• Exercise. It can reduce anxiety; improve mood; improve sleep, which can reduce anxiety and improve problem-solving abilities during crises; and improve health.
• Prioritize setting the same bedtime and wake-up time, along with a dark room, no screens 30 to 60 minutes before bed, no caffeine after 2 p.m. and limited alcohol.
• Eat healthy.
• Spend time in sunlight, which has positive effects on mental health.
• Connect with others through social hours for texting or video calling.
• Take up meaningful and/or challenging work, if possible.
• Do something to help others. For example, make masks to donate, call to check on elderly relatives.
• Start a new hobby or pick back up an old one.
• Take in a moderate amount of news from trusted and reliable sources. Get enough information to know what to do, but not too much to be emotionally overwhelmed, or to take you away from healthier activities.
• Get grounded, meditate, practice thinking and being in the “here and now” rather than excessively worrying about the future.
For those who have to self-isolate or go into quarantine, what can they do to deal with feelings of loneliness and being disconnected?
Self-isolating is a physical activity and should not be equated to emotionally distancing oneself. Reach out to old acquaintances, join online communities, play online games. Most importantly, talk to people both about the difficulties of self-isolating as well as the ways in which you are coping.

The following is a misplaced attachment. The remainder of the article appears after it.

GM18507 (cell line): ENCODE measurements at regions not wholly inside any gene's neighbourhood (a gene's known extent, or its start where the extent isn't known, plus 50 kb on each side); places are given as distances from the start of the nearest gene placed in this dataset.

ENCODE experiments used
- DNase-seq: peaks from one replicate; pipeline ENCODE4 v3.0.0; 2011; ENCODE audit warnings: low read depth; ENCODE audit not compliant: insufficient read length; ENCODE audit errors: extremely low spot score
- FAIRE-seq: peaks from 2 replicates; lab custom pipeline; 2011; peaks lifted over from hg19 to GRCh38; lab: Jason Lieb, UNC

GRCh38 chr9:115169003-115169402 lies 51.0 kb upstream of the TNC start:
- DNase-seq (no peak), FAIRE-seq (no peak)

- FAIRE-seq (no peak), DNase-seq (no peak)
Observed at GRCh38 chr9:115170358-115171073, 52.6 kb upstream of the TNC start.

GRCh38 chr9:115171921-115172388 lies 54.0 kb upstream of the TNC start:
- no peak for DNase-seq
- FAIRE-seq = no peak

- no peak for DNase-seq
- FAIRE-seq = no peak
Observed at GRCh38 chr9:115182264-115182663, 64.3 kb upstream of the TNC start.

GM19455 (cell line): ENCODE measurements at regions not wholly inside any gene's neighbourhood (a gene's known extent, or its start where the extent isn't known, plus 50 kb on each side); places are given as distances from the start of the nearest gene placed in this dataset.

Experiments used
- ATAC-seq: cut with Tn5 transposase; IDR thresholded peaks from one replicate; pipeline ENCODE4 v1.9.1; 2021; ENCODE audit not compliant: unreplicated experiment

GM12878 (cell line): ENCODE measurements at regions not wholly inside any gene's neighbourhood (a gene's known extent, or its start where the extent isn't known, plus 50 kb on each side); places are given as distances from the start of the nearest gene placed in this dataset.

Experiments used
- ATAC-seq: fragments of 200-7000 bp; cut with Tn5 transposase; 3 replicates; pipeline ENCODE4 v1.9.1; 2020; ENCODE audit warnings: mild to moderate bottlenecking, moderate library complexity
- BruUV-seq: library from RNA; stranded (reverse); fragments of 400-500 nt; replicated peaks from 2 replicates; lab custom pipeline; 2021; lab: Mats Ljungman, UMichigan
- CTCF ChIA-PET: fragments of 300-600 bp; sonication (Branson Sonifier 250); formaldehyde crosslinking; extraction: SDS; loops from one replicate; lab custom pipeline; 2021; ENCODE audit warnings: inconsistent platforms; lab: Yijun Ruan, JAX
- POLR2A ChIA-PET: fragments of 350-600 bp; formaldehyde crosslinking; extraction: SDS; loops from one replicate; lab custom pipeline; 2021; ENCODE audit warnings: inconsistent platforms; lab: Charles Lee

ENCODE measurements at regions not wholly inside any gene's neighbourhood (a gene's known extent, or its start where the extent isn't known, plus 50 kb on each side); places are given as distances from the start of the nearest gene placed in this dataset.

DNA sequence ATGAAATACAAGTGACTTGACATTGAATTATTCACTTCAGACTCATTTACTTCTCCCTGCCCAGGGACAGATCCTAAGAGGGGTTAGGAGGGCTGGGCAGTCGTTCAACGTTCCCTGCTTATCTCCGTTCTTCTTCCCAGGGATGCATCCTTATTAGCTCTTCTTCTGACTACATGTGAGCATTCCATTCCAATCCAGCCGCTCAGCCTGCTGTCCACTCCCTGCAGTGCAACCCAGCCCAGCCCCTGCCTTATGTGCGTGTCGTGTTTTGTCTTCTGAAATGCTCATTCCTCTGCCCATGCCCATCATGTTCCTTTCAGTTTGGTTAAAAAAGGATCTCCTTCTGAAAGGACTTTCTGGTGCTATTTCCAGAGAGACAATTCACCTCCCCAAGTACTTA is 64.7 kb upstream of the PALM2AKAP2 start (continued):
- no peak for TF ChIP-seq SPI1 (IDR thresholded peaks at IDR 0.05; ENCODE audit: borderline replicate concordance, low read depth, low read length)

All the tips mentioned in the previous question also apply. When feeling lonely or disconnected, remind yourself of the ways in which you cope--whether it is through breathing exercises, calling a friend or loved one, taking one’s prescription medication, writing about it, or engaging in some activity. If the feelings persist and feel out of control, please reach out to a mental health professional.
Working from home during a public health crisis sometimes creates stressful situations due to the blurring of boundaries between work and home. What steps can people take to deal with these stressful situations?
The first and most important step is to temper one’s expectations about having clear boundaries at home. They will be blurred. If with family, talk to them about your need for a separate work time, and what might help you be efficient in that time. Try and set some rules like no distractions during work hours, and break your day up into chunks of hours and allot work, family, self , home, etc. labels to it. Expect a restlessness in implementing this, but allow yourself to adapt as you learn.